Relationships between lumbar inter-vertebral kinematics and paraspinal myoelectric activity during sagittal flexion: a quantitative fluoroscopy and surface electromyography study.

du Rose, A. J., 2017. Relationships between lumbar inter-vertebral kinematics and paraspinal myoelectric activity during sagittal flexion: a quantitative fluoroscopy and surface electromyography study. Doctorate Thesis (Doctorate). Bournemouth University.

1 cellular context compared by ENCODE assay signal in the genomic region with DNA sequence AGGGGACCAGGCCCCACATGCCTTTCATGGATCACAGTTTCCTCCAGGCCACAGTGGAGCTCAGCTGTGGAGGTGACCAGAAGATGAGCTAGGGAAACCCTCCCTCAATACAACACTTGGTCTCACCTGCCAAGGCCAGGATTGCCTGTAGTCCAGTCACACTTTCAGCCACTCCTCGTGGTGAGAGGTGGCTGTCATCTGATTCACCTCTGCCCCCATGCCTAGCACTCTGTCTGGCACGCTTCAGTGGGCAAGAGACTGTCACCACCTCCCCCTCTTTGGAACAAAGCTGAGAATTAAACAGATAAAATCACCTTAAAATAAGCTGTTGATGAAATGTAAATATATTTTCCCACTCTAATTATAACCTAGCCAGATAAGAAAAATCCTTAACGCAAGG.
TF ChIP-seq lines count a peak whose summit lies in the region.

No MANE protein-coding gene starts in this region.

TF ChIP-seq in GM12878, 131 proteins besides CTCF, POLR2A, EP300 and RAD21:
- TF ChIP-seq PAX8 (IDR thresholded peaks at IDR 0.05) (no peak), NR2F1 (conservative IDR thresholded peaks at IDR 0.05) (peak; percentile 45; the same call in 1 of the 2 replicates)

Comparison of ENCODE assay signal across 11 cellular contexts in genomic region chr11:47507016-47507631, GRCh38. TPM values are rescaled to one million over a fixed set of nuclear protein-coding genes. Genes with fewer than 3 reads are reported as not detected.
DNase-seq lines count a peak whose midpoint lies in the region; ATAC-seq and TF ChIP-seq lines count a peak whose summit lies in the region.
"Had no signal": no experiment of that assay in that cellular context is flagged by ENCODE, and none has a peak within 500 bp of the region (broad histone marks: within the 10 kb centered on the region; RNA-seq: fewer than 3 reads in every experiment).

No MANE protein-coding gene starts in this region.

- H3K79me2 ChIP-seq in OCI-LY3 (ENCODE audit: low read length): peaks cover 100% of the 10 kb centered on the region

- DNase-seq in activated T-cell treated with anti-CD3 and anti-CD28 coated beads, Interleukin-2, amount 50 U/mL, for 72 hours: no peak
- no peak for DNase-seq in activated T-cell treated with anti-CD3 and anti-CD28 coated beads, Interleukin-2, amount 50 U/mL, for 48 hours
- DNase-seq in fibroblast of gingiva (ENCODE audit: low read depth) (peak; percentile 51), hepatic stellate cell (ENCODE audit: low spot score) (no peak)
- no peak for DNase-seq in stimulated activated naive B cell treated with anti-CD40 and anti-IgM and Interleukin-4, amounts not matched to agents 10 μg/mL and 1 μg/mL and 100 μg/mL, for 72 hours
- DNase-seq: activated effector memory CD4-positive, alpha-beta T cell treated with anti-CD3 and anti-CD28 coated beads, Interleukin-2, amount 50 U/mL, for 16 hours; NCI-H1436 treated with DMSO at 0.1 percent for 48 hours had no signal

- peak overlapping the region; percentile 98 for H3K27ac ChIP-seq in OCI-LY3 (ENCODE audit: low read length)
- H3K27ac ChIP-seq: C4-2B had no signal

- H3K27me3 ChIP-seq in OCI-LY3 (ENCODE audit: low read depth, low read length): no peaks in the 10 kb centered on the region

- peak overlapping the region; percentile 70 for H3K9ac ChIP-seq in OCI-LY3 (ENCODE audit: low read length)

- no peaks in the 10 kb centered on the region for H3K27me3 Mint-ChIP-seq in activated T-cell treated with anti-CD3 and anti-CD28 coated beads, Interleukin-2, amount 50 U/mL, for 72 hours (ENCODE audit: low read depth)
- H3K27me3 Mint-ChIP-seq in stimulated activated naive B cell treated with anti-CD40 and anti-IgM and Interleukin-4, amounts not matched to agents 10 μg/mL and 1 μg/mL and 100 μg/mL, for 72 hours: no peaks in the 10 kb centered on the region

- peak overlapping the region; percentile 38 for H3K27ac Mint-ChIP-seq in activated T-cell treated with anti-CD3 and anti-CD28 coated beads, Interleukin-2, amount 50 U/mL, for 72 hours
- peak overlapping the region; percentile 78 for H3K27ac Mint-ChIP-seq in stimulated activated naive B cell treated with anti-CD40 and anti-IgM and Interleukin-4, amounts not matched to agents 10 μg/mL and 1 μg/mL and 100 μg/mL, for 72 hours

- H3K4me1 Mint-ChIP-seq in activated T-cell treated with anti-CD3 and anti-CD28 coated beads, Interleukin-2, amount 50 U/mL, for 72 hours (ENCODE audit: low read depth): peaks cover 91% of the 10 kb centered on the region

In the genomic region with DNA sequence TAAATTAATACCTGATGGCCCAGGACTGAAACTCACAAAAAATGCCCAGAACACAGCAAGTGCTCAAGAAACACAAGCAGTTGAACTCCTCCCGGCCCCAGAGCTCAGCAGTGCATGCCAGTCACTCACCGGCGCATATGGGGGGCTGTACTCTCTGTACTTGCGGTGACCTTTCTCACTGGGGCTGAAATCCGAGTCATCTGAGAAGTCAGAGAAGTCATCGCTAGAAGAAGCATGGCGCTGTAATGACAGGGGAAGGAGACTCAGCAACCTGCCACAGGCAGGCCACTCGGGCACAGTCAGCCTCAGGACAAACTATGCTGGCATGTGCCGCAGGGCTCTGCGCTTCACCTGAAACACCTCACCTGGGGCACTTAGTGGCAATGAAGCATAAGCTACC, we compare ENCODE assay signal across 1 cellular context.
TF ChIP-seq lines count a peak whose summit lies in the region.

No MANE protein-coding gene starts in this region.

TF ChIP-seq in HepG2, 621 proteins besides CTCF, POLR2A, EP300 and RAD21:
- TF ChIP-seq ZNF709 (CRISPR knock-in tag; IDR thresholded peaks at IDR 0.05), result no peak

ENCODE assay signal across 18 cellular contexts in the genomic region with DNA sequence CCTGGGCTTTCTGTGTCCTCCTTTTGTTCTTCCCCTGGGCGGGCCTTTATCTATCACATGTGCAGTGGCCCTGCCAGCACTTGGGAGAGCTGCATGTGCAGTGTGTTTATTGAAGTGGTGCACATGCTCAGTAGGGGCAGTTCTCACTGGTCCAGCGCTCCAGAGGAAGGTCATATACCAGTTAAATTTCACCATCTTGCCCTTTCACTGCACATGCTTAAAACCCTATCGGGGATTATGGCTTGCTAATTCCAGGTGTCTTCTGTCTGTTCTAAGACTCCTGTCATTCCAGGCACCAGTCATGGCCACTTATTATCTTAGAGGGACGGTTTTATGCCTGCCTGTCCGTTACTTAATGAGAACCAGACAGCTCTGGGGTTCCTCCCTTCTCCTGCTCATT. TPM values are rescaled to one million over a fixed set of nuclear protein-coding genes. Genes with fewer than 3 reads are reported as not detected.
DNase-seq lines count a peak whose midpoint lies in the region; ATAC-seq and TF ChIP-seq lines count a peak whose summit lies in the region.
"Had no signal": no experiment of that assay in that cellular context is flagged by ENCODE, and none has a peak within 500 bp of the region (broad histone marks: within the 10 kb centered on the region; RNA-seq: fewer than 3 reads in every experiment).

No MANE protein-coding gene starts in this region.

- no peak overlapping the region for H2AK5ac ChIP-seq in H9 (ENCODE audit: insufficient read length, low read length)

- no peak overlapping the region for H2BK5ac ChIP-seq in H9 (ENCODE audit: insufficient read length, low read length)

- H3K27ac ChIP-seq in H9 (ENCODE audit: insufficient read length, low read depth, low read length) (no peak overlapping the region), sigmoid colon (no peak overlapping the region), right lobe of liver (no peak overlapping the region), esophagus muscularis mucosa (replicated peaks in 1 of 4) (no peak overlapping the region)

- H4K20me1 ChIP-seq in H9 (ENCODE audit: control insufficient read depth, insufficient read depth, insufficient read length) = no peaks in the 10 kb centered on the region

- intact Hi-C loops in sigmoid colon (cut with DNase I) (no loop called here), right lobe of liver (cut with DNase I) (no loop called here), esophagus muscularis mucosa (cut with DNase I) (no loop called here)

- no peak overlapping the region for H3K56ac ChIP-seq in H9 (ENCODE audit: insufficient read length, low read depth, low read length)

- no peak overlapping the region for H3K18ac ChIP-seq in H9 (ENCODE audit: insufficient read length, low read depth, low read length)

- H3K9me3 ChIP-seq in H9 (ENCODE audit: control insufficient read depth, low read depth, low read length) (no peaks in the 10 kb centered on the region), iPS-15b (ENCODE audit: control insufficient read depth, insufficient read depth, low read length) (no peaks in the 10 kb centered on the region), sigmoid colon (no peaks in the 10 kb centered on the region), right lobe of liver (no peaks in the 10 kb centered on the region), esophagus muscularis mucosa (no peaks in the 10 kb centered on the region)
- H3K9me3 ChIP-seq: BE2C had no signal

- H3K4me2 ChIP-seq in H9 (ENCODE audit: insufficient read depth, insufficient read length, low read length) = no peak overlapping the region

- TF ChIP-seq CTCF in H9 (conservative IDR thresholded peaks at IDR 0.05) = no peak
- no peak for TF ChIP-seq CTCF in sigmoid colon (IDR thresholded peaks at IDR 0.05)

Full text available as:

DU ROSE, Alister John_Ph.D._2017.pdf